But some of the tech included in this car as standard is truly marvellous, and what really sets this apart from its rivals – the Skoda Superb we compared it against, for instance, isn’t available with quite the same level of tech, whereas more premium rivals that do offer the kit the Passat does are considerably more expensive.

Active LED headlights clean up at night

Two pieces of tech have really impressed me about this car, especially as we’re now in the middle of winter and taking on regular long journeys – for essential travel, of course. The first are its LED headlights, and the second is the adaptive cruise control system. Both are standard fitment and they are brilliant – to the point now that jumping into another car at night feels like a retrograde step.

Starting with the headlights. Volkswagen has a rather grandiose name for them – they’re known as the ‘IQ. Light’ LED matrix headlight set-up. This all-LED system is fullly adaptive and comprises of an interactive matrix dipped and main beam headlights. The light unit is made up of 12 separate powerful LED lights and take care of the indicator functions as well as traditional forward lighting. In addition, they handle dynamic curve lighting (to help illuminate the bends as you’re going round them) as well as compensating for poor weather light and sign glare reduction.

That’s the long story. But in simple terms, they aid forward vision significantly, bathing the road ahead in crisp, white light, and when left in Auto setting, rarely do they upset oncoming drivers such is the set-up’s ability to avoid dazzling them. I could try to explain how they work, but the video below does a far better job than I would – just ignore the comment at the end about  them being available in the Touareg, as they’re much more widely available now.

Adaptive Cruise Control eases motorway driving

Volkswagen’s Adaptive Cruise Control (ACC) system has been around for a while now, and you can tell that it’s well developed by the way it operates. On a typical busy British motorway, it really takes the stress out of covering big distances by maintaining space around you at speed and driving unassisted in slow-moving traffic jams.

Combine this with the Lane Assist function, and not only does your car keep its distance, but it gently nudges back into the centre of your motorway lane if you deviate off course. These systems are set to on by default, so when up to speed, and the ACC is selected, and the car is does the hard work, decelerating and accelerating to match the car ahead. Right down to a standstill.

These systems aren’t unoversally loved by drivers, but I’m a fan of the good ones. They are a tireless assistant on long journeys, and as long as you don’t confuse this with autonomy, you’ll soon learn to appreciate how much easier mile munching becomes. Don’t think you can take your hands off the wheel and leave them off – you’ll be nagged after 20 seconds.

The combined Lane Assist and Adaptive Cruise do very well at traffic jams. Sit back, and let the car drive for you. All you really need to do is touch the throttle if the car ends up stationary for more than a few seconds. A brilliant indicator of how Volkswagen understands the needs of its customers.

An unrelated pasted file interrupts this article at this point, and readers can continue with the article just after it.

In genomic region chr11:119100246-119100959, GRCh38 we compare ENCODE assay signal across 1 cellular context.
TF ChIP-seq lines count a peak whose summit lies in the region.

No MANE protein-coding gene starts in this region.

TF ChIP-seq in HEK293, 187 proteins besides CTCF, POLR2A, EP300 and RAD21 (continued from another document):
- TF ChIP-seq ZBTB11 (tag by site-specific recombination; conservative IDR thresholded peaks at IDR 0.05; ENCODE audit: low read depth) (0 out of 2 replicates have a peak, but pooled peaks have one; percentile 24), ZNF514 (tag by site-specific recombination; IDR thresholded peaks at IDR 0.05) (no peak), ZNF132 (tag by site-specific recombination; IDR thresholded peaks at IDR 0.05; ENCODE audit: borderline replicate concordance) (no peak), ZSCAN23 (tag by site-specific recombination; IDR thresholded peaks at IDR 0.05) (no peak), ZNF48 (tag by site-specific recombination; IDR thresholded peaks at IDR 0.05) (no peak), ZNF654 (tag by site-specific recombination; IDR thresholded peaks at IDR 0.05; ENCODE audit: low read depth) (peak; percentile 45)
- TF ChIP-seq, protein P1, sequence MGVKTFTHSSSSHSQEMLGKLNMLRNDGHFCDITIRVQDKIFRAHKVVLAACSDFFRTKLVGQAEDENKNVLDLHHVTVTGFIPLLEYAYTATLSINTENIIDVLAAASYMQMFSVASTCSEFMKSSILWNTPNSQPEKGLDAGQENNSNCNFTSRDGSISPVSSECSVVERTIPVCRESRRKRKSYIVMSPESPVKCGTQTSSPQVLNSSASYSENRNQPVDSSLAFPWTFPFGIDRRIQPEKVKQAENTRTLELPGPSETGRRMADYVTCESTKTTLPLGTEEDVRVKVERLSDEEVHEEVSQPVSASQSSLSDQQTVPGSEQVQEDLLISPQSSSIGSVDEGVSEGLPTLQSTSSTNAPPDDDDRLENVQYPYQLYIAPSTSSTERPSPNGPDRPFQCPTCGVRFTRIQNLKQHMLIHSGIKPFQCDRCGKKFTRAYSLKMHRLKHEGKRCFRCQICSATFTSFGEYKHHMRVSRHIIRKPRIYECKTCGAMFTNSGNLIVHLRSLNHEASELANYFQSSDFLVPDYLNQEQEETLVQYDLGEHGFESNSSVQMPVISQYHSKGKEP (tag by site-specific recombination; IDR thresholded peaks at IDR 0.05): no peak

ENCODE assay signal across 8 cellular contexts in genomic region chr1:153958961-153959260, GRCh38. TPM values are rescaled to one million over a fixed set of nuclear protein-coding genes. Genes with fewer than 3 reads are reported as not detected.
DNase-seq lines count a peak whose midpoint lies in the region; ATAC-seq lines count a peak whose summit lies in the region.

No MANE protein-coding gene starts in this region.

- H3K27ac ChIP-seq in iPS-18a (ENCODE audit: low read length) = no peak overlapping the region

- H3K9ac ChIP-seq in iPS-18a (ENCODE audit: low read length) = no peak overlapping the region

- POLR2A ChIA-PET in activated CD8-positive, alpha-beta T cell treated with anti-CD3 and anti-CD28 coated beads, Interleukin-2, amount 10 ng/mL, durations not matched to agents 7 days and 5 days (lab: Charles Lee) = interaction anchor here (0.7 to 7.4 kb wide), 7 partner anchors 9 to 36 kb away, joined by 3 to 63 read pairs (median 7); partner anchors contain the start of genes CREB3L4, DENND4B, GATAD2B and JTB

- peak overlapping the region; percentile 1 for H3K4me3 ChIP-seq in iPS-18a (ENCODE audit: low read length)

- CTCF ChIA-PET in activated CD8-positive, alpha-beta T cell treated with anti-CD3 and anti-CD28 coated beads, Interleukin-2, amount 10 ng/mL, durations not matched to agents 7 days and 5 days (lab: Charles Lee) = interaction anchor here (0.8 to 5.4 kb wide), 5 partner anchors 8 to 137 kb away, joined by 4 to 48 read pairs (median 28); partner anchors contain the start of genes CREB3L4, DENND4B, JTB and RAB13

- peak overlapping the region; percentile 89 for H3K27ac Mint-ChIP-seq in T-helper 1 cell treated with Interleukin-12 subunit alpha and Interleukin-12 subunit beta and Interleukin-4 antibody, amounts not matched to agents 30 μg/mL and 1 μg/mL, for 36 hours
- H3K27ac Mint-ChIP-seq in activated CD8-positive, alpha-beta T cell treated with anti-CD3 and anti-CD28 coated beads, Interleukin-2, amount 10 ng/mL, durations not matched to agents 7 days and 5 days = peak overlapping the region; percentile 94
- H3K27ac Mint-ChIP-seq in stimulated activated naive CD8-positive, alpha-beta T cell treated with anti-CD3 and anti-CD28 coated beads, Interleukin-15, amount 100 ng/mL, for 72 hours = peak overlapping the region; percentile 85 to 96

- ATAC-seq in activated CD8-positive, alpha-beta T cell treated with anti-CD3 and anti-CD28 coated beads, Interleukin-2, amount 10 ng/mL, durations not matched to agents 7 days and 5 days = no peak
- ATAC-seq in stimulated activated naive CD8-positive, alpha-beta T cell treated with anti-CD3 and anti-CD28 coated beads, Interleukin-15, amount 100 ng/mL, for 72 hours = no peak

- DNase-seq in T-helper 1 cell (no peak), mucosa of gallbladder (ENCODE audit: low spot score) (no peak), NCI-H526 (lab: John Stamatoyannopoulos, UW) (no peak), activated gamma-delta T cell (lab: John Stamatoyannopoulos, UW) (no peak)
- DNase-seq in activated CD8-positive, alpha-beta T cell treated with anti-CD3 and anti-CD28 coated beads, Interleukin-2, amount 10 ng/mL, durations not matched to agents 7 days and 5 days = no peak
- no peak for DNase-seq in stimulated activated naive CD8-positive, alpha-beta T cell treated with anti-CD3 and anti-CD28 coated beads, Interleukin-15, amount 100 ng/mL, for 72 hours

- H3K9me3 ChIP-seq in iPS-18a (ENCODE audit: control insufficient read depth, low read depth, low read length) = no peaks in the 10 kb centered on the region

Update 6: Taking stock

Volkswagen Passat GTE (2020) front view

In theory, it’s time to wave goodbye to the Volkswagen Passat GTE. Has it been a good car for transporting the family, covering big distances, and running on electricity?

I say in theory, because although we’ve been driving the Passat GTE for six months and 7,500 miles, there’s still so much to say about it. So, I’ll consider this an opportunity to take stock rather than call a verdict on our six months together. Right now, though, I find myself respecting the Volkswagen Passat far more than loving it – but as a vehicle for swallowing loads and covering distances, you’d have to go a long way to beat this car.

At this point, it’s worth saying that my overall opinion of this car should be tempered by the lower mileage than I’d normally be covering. During a pandemic and the consequent restrictions, I’ve been unable to complete many of the very long trips I’d normally undertake – I reckon I’ve done around 60% of my normal distance, but it equates to around 15,000 miles per year, which is probably long enough for most private buyers and business users.

Passat at 7,500 miles: what’s good?

I’ve said it before and hate labouring the point, it drives really, really well. Considering it’s riding on impractical – but great-looking – 19-inch alloy wheels, the ride quality is comfortable and suits the wafty performance that’s on offer. But don’t get me wrong, a compliant ride doesn’t mean boat-like handling. Far from it – the handling is surprisingly incisive on twisty roads. Fun? No, but very, very competent, with high levels of grip and poise.

However, the Passat’s real talents lie in its abiity to swallow the family and all of the loads that come with them. The loadbay, which is longer than 6ft, seats folded, is well-shaped and blessed with a low sill and wide opening. The only downside is that the rear seats don’t fold flat, a common criticism these days. But it proves yet again that if you have a family or pets, the traditionally-shaped estate car really does have lots to offer over and above oh-so trendy SUVs.

Why? Because an SUV’s boot is inevitably smaller and has a higher loading sill.